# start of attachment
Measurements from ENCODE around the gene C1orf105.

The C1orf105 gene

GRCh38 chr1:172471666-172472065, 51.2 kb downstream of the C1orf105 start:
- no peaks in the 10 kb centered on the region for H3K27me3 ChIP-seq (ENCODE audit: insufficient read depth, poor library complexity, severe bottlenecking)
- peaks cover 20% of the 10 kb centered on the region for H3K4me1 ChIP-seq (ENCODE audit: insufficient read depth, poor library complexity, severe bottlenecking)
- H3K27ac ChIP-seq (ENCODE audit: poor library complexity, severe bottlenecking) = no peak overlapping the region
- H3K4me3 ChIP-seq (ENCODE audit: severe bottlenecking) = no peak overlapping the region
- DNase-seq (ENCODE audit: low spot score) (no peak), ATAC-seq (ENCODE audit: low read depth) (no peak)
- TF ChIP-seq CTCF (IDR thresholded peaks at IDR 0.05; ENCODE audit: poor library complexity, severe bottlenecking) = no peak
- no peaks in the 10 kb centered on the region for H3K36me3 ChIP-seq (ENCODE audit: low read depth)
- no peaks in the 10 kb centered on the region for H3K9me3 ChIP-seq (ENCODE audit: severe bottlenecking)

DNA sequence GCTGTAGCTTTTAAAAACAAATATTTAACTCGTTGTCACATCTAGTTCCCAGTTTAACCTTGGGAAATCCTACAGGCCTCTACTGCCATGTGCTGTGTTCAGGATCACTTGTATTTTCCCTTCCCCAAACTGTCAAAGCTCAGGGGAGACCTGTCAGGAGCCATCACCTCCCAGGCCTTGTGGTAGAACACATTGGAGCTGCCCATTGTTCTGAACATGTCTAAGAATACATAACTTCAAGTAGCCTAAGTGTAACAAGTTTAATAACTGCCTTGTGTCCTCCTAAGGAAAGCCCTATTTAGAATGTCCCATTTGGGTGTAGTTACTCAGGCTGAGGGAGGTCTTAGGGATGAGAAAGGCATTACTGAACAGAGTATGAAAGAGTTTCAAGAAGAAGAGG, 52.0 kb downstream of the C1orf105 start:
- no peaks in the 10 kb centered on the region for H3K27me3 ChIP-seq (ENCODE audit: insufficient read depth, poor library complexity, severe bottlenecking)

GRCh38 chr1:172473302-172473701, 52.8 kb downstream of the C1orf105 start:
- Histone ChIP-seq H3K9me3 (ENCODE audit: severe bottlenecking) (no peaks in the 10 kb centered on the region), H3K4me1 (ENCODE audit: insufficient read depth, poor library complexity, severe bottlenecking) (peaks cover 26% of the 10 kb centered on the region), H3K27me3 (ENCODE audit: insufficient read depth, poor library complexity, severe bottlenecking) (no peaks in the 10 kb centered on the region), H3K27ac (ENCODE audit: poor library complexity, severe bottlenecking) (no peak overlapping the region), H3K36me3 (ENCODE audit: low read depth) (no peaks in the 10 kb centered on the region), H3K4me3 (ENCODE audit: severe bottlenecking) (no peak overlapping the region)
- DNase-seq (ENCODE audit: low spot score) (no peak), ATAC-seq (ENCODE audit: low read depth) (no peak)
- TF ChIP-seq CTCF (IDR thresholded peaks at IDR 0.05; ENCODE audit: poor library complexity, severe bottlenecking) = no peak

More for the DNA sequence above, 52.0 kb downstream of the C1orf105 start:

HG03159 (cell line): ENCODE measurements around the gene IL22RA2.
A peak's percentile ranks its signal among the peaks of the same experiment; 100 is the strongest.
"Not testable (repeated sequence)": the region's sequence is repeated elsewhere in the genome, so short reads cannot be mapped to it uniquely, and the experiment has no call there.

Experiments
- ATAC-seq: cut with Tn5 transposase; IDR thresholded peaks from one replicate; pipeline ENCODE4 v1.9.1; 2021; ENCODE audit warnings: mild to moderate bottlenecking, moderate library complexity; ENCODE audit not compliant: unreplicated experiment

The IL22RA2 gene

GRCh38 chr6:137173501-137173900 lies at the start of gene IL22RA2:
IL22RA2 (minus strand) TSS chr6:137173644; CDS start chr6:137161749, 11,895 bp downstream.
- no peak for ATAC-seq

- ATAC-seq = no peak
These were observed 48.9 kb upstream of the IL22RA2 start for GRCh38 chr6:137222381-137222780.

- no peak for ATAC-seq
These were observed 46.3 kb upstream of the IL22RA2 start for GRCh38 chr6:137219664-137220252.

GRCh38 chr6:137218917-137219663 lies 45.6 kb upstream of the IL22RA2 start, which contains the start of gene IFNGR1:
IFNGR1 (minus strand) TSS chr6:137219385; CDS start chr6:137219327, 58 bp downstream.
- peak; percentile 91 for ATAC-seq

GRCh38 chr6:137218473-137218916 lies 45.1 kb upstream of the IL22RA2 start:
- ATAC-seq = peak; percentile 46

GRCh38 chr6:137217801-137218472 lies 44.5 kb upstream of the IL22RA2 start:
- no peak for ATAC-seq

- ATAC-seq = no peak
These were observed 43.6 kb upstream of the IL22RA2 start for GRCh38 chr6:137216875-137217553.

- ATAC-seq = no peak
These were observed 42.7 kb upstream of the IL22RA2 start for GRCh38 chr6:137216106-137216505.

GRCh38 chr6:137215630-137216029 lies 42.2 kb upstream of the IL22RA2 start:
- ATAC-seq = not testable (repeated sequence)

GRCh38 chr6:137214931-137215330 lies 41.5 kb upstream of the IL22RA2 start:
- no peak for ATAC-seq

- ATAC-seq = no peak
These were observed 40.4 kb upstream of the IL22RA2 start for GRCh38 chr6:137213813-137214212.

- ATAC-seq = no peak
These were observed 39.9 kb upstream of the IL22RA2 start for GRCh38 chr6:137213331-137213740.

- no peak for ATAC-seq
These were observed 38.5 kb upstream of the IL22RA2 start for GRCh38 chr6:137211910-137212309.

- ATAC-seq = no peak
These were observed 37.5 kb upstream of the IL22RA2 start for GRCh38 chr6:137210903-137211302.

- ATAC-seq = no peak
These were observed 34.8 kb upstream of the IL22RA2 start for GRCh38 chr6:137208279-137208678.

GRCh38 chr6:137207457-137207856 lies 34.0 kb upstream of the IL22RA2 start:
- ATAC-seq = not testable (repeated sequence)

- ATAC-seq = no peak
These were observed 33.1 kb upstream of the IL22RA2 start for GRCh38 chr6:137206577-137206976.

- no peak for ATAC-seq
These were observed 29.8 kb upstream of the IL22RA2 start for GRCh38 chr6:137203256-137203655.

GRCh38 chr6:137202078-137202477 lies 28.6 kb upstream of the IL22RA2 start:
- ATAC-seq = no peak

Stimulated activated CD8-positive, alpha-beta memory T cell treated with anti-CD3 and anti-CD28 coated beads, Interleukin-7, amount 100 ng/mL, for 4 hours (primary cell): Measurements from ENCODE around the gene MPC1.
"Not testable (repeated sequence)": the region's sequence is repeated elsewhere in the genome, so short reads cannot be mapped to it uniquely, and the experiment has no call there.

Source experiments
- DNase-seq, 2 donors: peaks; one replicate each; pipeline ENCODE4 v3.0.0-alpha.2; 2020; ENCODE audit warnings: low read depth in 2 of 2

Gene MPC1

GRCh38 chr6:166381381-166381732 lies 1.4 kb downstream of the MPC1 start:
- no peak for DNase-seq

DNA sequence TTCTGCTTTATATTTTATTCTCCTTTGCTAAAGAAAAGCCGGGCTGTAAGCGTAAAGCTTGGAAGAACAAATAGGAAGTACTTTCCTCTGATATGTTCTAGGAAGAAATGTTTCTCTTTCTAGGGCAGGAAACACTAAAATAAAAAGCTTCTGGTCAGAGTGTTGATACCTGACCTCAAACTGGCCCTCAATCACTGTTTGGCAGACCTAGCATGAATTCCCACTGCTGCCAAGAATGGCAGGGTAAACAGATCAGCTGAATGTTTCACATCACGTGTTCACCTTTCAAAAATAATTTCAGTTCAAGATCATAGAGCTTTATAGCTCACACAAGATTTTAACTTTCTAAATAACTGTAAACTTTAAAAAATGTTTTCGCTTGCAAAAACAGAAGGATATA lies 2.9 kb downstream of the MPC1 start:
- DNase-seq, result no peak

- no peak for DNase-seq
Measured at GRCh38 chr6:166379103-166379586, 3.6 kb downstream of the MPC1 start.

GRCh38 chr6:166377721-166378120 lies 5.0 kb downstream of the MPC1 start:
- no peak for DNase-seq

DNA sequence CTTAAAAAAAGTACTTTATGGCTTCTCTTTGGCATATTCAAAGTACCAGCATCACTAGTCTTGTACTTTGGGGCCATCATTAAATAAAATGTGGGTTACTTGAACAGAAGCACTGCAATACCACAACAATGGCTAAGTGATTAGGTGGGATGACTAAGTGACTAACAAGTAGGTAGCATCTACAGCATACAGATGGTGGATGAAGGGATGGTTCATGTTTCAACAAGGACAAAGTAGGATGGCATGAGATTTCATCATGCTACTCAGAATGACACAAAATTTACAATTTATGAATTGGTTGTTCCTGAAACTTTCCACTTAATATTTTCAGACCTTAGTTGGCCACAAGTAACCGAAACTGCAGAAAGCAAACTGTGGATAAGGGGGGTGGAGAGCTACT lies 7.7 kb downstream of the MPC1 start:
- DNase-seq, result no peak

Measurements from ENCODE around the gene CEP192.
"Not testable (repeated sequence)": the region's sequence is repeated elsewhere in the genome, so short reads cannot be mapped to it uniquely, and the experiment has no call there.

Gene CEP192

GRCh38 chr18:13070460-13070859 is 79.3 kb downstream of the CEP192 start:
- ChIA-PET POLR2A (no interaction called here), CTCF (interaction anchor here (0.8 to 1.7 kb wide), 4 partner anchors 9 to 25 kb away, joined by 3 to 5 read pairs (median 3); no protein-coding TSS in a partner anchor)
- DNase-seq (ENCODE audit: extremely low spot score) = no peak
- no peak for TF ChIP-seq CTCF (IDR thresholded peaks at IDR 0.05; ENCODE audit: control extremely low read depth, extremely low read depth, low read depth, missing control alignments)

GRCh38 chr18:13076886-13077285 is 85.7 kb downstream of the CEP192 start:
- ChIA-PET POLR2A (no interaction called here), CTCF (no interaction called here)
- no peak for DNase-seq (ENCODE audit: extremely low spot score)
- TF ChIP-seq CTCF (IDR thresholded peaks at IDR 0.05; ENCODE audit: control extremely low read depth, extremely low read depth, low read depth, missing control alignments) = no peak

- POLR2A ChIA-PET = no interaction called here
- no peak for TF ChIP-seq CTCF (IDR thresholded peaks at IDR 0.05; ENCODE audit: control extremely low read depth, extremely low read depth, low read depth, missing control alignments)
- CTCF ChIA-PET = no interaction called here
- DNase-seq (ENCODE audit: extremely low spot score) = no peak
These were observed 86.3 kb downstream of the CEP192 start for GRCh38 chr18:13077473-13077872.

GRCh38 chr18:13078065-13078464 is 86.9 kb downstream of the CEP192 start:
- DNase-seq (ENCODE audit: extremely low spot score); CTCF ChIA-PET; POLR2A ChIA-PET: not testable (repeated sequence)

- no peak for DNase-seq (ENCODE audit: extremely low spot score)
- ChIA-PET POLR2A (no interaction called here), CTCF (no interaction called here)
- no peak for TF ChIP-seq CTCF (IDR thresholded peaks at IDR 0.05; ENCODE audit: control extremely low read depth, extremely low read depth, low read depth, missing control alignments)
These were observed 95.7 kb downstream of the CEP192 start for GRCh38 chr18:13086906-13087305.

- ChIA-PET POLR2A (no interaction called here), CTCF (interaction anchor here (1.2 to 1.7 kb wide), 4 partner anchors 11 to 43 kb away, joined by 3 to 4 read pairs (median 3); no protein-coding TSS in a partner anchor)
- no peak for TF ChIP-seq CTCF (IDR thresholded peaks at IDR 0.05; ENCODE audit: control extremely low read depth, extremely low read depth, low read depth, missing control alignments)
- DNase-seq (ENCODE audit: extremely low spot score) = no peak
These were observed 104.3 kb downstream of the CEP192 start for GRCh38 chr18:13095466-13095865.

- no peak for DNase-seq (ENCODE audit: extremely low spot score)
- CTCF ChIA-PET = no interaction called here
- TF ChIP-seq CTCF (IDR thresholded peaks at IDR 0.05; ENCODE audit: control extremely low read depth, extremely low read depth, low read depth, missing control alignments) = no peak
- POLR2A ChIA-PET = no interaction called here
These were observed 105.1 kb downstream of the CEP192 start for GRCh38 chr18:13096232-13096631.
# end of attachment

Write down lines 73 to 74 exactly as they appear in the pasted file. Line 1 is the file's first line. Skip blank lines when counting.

- DNase-seq, result no peak

- no peak for DNase-seq